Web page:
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Old 03-03-2016, 11:46 AM   #15
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TexasProud: What I posted is correct, The survivors benefit maxes at FRA of the survivor. The survivor payment (of course) is subject to the SS payment of the spouse when they pass. Had the survivor started survivor benefits before FRA then the survivor benefit will be reduced.

You described something else - namely being able to switch to a higher ex-spouse survivor payment per the SS rules. had your sister started payments later than her FRA her payment would be the same with the same bump when the second spouse dies.
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Old 03-03-2016, 11:47 PM   #16
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TexasProud: What I posted is correct, The survivors benefit maxes at FRA of the survivor. The survivor payment (of course) is subject to the SS payment of the spouse when they pass. Had the survivor started survivor benefits before FRA then the survivor benefit will be reduced.

You described something else - namely being able to switch to a higher ex-spouse survivor payment per the SS rules. had your sister started payments later than her FRA her payment would be the same with the same bump when the second spouse dies.

So, if I am reading your post correctly (and I could be way off), you are saying that if she took a reduced benefit from DH2, then when she changes to DH1 after his passing she still will have a reduced benefit...


If so, then I have not problem with that.... she still will get a much higher benefit... I do not know when she started, but since there is nothing that can be done whatever she did it is mute...
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Old 09-18-2016, 09:09 PM   #17
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All the google info on this seems to assume nobody ever divorces more than once. My ex and I divorced after 13 years. She remarried and was married to husband 2 for more than 10 years. She just divorced husband 2. She is now 65. Let's assume she hasn't filed for ss yet. Can she choose between husband 1 (me) and husband 2, to file on the most lucrative of the 2 earnings records? Her own earnings were not very large so I am assuming she would not file using her own earnings.
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Divorce and Social Security
Old 09-18-2016, 09:17 PM   #18
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Divorce and Social Security

Since she's under FRA, the claims processor would take her retirement application, and divorced spouses applications from ex1 and ex2. She would be receiving benefits from her own record, and would receive div-spouse benefits from the higher of ex1 and ex2. Whichever ex had the lower amount she would remain "technically entitled" but not receive any $$$ from the lower ex.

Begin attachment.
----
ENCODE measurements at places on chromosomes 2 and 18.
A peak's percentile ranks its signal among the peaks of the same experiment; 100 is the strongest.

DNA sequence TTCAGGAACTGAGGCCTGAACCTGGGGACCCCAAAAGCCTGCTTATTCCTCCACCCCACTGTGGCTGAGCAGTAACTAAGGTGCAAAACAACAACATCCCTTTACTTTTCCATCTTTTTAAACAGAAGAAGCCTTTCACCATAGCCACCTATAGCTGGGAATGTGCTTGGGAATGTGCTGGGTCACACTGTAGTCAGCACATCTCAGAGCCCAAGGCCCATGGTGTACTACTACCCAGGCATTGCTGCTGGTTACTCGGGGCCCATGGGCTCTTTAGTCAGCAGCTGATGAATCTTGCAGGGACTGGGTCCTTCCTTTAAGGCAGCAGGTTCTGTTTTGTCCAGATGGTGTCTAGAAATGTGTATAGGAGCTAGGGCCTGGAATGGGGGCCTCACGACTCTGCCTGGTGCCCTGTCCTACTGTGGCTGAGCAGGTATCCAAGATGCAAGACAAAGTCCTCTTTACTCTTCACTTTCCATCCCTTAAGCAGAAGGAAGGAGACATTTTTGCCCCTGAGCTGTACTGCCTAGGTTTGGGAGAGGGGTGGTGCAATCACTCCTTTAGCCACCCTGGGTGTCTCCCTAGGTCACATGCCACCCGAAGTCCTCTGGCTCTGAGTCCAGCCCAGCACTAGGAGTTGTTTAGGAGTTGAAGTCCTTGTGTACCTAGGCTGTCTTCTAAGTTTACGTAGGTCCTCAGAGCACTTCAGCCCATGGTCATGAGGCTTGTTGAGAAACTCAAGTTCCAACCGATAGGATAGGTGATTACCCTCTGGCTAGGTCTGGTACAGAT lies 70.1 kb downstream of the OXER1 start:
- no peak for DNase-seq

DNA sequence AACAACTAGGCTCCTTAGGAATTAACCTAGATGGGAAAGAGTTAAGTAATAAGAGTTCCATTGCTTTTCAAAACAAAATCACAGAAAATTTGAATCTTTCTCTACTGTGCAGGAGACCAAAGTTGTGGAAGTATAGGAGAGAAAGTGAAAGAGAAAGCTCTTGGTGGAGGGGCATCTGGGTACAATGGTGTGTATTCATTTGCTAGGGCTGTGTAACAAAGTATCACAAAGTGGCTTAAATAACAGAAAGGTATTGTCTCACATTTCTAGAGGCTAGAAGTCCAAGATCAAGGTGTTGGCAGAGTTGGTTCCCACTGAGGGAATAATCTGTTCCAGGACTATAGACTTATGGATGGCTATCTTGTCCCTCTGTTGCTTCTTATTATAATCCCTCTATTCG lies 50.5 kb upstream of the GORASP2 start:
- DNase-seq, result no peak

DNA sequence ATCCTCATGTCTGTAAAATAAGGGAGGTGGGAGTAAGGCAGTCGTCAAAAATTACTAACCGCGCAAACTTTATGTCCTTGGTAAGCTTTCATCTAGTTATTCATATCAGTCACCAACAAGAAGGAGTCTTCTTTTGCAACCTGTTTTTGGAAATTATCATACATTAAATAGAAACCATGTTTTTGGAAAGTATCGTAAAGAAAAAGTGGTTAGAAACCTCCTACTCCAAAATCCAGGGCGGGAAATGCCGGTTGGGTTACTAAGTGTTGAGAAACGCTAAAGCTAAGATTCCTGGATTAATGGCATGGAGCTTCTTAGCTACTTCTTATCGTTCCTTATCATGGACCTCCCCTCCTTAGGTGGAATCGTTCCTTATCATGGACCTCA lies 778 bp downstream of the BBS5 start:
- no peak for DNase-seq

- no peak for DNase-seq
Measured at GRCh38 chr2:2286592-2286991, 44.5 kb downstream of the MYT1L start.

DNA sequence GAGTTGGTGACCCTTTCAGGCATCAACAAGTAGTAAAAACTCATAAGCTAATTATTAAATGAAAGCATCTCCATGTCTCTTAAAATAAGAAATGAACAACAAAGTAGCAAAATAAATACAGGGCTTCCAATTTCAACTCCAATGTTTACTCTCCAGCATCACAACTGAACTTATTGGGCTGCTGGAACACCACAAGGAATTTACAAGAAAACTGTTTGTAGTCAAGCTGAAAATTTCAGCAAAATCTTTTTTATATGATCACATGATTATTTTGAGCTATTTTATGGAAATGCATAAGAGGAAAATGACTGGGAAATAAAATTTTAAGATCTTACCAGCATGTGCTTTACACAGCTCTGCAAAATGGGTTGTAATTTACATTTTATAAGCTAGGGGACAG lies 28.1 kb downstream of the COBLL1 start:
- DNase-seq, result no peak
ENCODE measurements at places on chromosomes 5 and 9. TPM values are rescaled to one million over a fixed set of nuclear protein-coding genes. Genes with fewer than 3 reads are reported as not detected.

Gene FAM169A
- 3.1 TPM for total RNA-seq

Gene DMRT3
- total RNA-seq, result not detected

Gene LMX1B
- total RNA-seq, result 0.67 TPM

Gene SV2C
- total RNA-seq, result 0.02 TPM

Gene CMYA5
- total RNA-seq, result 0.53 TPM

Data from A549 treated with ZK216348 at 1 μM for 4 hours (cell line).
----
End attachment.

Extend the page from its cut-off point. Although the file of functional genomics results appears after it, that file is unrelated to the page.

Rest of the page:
Also it depends if ex2 has filed already, and for exactly how many years she and ex2 have been divorced. It's a little tricky.

I should also make it as clear as possible, an ex-spouse has absolutely no effect on your benefit, your current spouses benefit, and any other benefits driven from your SSN.


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Old 09-18-2016, 10:18 PM   #19
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Thanks.
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Old 09-18-2016, 10:51 PM   #20
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All the google info on this seems to assume nobody ever divorces more than once. My ex and I divorced after 13 years. She remarried and was married to husband 2 for more than 10 years. She just divorced husband 2. She is now 65. Let's assume she hasn't filed for ss yet. Can she choose between husband 1 (me) and husband 2, to file on the most lucrative of the 2 earnings records? Her own earnings were not very large so I am assuming she would not file using her own earnings.
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Since she's under FRA, the claims processor would take her retirement application, and divorced spouses applications from ex1 and ex2. She would be receiving benefits from her own record, and would receive div-spouse benefits from the higher of ex1 and ex2. Whichever ex had the lower amount she would remain "technically entitled" but not receive any $$$ from the lower ex.

Also it depends if ex2 has filed already, and for exactly how many years she and ex2 have been divorced. It's a little tricky.

I should also make it as clear as possible, an ex-spouse has absolutely no effect on your benefit, your current spouses benefit, and any other benefits driven from your SSN.


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Also be aware that this also extends to widow/widower benefits....

My oldest sister was married to two people for more than 10 years... first was 11 years and second 30+.... she was still married when 2nd husband died... so she is getting widow benefits on his record... which is not great...

But, whenever her 1st husband dies, her benefits will go up since he had a much better earning record... she does not wish him any ill will, but when he goes she will have no problem asking for the better benefits...